Flares at the football: police fear serious injury
'No pyro, no party' attitude among fans, as authorities fight back after linesman hit by bomb
POLICE and football authorities are preparing for a clampdown on flares and fireworks at matches after a linesman was struck by a smoke bomb thrown from the crowd during the game between Aston Villa and Spurs on Sunday and figures revealed a huge upsurge in pyrotechnics at games.
Since the season began in August there have been 131 incidents involving flares at grounds in England, and 44 arrests. That compares to a total of almost 199 incidents and 70 arrests in the whole of last season.
Sky Sports reports that a "major campaign" to counter the use of pyrotechnics is now being planned. It is "aimed at educating fans about the dangers of flares and smoke devices, [and] will be launched by the Premier League, the Football Association and supporter groups in the next fortnight," it says.
According to The Guardian, "there is growing concern among police and football authorities at the scale of the problem". The issue was flagged up as a concern at the start of the season.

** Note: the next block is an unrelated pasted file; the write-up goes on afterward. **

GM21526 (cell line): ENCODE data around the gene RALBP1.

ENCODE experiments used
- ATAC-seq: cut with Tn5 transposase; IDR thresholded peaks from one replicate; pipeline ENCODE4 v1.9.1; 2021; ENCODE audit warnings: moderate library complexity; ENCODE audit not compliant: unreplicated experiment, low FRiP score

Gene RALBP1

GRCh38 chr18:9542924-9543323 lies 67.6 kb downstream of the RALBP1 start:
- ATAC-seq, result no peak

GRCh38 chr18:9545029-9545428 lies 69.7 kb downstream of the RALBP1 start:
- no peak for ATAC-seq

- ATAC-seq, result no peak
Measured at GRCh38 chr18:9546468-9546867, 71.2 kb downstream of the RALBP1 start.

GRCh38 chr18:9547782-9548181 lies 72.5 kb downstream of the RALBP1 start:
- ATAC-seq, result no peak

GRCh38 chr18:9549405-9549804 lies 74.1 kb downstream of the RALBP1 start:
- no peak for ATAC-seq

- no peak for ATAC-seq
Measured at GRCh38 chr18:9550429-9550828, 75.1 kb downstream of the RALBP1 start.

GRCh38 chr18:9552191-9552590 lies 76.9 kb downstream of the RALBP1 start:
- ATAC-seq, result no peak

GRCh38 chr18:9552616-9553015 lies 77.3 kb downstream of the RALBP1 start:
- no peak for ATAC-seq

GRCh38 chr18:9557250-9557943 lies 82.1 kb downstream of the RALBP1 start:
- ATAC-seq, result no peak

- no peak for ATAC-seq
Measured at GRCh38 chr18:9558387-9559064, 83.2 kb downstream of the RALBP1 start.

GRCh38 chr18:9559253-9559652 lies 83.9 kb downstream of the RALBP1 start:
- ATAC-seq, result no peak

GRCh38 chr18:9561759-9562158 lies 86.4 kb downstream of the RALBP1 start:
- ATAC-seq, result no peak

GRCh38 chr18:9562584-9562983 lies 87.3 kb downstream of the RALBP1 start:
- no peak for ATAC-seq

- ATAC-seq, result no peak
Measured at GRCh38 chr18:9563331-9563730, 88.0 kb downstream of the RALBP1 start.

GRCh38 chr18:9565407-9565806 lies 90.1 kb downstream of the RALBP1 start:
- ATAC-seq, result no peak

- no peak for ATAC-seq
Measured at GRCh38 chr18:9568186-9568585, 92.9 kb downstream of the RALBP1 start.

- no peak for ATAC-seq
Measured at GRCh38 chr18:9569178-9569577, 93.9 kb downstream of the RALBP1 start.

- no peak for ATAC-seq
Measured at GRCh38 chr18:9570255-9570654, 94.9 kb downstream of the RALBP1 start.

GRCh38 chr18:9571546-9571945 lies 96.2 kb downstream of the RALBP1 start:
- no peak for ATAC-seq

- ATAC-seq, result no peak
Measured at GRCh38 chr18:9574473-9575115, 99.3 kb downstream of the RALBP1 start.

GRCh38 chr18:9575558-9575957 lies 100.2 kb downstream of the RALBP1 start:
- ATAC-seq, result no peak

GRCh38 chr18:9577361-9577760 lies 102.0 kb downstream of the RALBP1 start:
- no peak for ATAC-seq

Andy Holt, the South Yorkshire deputy chief constable and lead on football policing for the Association of Chief Police Officers, told the paper that sniffer dogs searching for gunpowder had proved successful at some grounds and could be introduced more widely.
"The craze, modelled on the use of flares and smoke bombs by fans in Germany and Italy, is believed to have started among travelling Liverpool, Everton and Manchester United fans," reports the Guardian. "It tends to be most prevalent among fans travelling away, where there is less chance of being identified and banned. There is concern that the 'no pyro, no party' culture that has sprung up among some fans, who view the use of pyrotechnics as a way to bring edge and atmosphere back to modern stadiums, could end in serious injury."
Flares can burn at temperatures of 1,600C and the Daily Telegraph notes that earlier this season some supporters at Anfield had to be treated for smoke inhalation when Crystal Palace fans let off a device at Liverpool.
Guardian blogger John Crace, who was at the Spurs game against Villa at which linesman David Bryan was struck, wonders how flares can be smuggled into grounds. "Maybe the stewards were only looking for booze; that's all I've ever seen confiscated in the past," he writes.
But he also notes that flares can add to the atmosphere. "I was at the England v Poland game at Wembley last week. At the start of the game a large section of the Polish fans lit red flares. In its way, it was impressive, awe-inspiring, and no one got hurt. As far as I know, no one complained or even got arrested." ·